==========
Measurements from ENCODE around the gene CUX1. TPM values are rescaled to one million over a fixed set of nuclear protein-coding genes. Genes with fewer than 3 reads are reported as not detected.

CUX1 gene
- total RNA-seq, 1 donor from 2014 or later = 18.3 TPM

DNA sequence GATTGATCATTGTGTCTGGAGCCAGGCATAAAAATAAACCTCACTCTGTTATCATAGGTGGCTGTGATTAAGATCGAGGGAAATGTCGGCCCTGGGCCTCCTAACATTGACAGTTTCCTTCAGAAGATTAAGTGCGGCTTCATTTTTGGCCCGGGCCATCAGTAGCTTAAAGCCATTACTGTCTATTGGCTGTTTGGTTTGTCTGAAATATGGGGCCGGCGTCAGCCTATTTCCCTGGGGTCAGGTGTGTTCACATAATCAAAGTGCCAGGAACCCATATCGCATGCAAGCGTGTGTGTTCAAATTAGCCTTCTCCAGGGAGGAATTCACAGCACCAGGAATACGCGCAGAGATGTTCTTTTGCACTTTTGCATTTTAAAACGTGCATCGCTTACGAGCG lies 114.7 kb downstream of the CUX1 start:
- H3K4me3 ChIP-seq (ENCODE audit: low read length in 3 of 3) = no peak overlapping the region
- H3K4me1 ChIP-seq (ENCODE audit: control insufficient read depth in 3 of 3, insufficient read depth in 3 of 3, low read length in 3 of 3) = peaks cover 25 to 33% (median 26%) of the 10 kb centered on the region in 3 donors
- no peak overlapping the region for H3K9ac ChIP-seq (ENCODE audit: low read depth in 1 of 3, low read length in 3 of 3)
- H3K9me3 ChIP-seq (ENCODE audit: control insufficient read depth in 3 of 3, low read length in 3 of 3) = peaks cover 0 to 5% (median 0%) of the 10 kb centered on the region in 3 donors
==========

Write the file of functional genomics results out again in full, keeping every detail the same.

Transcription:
Measurements from ENCODE around the gene CUX1. TPM values are rescaled to one million over a fixed set of nuclear protein-coding genes. Genes with fewer than 3 reads are reported as not detected.

CUX1 gene
- total RNA-seq, 1 donor from 2014 or later = 18.3 TPM

DNA sequence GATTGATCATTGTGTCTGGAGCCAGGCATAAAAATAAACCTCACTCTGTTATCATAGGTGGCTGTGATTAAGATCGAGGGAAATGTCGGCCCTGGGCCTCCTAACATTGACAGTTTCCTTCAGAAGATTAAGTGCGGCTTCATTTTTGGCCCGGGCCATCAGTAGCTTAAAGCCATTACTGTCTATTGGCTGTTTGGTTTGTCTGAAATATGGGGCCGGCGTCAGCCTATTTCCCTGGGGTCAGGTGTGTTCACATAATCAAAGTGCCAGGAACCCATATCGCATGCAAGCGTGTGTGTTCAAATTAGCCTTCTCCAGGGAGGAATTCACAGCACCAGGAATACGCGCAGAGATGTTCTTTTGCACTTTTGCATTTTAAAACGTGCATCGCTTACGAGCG lies 114.7 kb downstream of the CUX1 start:
- H3K4me3 ChIP-seq (ENCODE audit: low read length in 3 of 3) = no peak overlapping the region
- H3K4me1 ChIP-seq (ENCODE audit: control insufficient read depth in 3 of 3, insufficient read depth in 3 of 3, low read length in 3 of 3) = peaks cover 25 to 33% (median 26%) of the 10 kb centered on the region in 3 donors
- no peak overlapping the region for H3K9ac ChIP-seq (ENCODE audit: low read depth in 1 of 3, low read length in 3 of 3)
- H3K9me3 ChIP-seq (ENCODE audit: control insufficient read depth in 3 of 3, low read length in 3 of 3) = peaks cover 0 to 5% (median 0%) of the 10 kb centered on the region in 3 donors